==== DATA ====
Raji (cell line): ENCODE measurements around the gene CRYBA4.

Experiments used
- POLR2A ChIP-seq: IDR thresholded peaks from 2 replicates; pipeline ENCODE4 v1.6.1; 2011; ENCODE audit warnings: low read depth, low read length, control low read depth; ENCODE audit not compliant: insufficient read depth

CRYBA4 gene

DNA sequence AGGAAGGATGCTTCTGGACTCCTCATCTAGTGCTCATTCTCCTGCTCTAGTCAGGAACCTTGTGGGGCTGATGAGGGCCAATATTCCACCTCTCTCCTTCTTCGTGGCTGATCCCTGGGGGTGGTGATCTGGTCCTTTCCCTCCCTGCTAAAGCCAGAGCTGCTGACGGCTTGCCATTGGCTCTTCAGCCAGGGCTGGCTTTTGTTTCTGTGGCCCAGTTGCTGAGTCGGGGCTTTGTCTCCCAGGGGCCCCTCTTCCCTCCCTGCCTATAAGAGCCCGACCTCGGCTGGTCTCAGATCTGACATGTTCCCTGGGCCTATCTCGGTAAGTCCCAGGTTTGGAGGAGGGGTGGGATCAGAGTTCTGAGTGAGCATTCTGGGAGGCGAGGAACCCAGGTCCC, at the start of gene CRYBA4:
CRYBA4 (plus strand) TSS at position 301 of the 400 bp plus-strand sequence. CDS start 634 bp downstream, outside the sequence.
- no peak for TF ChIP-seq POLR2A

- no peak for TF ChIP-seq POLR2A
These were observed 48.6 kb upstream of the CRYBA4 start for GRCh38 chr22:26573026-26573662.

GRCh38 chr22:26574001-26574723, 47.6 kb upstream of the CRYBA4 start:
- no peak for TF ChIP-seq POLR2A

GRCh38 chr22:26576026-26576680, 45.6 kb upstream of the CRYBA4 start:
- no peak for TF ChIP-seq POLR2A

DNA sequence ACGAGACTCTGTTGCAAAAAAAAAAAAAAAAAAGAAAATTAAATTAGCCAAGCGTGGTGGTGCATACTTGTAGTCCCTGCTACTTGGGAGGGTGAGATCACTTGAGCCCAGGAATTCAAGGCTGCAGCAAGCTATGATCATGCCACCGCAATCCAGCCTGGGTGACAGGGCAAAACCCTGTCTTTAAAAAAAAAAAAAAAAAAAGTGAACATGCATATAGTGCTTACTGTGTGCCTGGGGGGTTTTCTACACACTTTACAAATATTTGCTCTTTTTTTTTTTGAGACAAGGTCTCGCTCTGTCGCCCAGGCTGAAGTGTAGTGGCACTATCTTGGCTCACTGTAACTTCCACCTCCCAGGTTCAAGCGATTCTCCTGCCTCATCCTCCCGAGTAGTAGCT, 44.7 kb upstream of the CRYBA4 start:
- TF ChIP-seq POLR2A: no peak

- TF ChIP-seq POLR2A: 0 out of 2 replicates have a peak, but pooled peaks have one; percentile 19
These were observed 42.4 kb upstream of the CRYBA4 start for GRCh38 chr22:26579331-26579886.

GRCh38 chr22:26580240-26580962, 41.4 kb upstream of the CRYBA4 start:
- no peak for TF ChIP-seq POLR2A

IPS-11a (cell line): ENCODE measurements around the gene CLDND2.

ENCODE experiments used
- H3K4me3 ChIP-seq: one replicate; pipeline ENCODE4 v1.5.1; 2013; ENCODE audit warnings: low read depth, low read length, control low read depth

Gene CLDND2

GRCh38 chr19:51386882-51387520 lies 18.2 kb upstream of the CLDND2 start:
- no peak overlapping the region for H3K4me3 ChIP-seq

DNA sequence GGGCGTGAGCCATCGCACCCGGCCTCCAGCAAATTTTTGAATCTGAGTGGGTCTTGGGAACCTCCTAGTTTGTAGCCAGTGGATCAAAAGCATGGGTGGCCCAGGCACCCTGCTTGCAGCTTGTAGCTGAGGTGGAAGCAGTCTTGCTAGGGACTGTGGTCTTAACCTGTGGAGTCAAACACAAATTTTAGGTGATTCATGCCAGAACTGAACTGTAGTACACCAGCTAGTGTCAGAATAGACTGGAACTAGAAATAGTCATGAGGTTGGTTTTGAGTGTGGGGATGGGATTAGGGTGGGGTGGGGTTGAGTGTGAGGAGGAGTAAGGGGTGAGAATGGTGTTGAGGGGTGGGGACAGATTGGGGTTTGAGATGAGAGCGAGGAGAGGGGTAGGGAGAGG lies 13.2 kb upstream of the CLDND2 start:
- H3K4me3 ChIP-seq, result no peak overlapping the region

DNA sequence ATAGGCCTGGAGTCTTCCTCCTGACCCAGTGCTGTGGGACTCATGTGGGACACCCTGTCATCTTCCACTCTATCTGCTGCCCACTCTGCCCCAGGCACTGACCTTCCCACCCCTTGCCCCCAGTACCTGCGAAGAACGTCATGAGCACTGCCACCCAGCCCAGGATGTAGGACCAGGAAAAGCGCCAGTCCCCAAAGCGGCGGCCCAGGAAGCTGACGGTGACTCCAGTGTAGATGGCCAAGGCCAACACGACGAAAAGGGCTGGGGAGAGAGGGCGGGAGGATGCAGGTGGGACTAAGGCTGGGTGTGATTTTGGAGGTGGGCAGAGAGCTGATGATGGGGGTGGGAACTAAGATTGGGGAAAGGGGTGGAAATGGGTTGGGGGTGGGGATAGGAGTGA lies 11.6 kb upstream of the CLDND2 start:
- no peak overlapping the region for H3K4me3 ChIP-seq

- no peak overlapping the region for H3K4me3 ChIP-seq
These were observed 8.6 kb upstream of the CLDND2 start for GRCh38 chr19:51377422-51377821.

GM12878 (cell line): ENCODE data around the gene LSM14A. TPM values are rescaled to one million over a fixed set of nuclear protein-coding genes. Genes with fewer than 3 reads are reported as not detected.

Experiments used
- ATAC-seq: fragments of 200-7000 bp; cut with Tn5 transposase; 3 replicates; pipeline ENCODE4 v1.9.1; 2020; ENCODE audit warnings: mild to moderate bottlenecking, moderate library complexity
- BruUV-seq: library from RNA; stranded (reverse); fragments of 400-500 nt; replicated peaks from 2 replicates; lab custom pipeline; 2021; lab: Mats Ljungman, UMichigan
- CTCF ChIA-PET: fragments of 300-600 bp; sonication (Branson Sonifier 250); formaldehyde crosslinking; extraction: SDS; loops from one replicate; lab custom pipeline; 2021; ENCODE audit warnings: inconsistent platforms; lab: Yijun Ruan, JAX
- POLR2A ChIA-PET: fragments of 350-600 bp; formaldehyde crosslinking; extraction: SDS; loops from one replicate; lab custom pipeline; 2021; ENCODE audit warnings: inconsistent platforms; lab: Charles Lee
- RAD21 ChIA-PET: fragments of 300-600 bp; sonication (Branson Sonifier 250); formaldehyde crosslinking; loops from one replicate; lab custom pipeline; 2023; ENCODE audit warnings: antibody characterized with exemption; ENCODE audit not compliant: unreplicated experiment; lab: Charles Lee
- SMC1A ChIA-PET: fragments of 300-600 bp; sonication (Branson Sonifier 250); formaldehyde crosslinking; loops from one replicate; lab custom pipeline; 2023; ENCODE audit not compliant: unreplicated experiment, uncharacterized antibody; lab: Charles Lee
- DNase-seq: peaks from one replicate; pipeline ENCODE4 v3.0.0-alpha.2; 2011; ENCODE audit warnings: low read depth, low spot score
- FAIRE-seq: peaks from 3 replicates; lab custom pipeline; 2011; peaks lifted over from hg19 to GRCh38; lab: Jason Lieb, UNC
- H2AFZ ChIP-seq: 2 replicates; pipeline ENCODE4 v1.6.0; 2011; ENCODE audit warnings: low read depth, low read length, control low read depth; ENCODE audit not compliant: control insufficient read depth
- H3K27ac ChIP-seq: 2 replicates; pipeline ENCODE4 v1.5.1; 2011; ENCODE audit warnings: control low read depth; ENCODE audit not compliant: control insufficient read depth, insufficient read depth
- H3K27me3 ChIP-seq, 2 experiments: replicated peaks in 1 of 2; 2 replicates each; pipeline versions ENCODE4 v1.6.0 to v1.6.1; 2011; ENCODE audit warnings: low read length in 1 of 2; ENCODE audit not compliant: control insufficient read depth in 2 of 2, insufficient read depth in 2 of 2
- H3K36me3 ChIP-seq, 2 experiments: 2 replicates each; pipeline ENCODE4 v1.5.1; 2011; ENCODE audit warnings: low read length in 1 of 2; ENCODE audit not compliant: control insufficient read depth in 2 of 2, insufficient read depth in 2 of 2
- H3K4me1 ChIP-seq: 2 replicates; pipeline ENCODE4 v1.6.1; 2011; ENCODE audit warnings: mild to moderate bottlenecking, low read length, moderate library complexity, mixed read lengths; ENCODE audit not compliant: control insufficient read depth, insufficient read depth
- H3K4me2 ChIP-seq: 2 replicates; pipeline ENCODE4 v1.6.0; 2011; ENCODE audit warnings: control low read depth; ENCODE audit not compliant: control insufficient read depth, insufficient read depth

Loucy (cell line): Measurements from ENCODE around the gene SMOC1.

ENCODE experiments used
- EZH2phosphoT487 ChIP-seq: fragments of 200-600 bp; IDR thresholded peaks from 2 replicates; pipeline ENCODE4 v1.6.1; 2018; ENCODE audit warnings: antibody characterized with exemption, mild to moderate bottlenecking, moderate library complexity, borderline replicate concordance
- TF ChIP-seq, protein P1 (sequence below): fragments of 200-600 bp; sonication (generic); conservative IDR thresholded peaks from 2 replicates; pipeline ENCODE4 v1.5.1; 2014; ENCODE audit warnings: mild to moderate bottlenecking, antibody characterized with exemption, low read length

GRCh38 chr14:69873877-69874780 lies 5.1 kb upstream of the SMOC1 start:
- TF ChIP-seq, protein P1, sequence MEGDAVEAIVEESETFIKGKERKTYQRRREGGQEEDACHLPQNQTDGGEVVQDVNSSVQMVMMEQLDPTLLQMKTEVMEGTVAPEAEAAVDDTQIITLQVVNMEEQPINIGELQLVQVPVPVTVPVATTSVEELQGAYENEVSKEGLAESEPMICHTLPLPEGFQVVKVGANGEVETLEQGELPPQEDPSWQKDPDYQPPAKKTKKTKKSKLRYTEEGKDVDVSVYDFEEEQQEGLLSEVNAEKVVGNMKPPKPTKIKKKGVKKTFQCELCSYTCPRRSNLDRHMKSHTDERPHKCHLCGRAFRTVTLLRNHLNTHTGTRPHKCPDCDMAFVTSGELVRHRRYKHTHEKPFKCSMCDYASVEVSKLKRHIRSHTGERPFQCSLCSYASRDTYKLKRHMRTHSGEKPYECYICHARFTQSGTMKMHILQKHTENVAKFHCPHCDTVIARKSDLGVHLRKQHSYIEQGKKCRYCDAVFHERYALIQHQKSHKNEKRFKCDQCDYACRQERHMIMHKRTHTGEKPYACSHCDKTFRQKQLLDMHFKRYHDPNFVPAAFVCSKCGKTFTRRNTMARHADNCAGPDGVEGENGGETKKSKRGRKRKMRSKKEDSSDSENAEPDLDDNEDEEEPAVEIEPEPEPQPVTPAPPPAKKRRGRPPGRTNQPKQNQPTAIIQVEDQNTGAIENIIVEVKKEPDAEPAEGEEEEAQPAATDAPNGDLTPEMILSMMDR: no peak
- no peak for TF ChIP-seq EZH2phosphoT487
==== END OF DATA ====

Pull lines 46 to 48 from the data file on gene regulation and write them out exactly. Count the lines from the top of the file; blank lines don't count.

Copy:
- H3K4me1 ChIP-seq: 2 replicates; pipeline ENCODE4 v1.6.1; 2011; ENCODE audit warnings: mild to moderate bottlenecking, low read length, moderate library complexity, mixed read lengths; ENCODE audit not compliant: control insufficient read depth, insufficient read depth
- H3K4me2 ChIP-seq: 2 replicates; pipeline ENCODE4 v1.6.0; 2011; ENCODE audit warnings: control low read depth; ENCODE audit not compliant: control insufficient read depth, insufficient read depth

Loucy (cell line): Measurements from ENCODE around the gene SMOC1.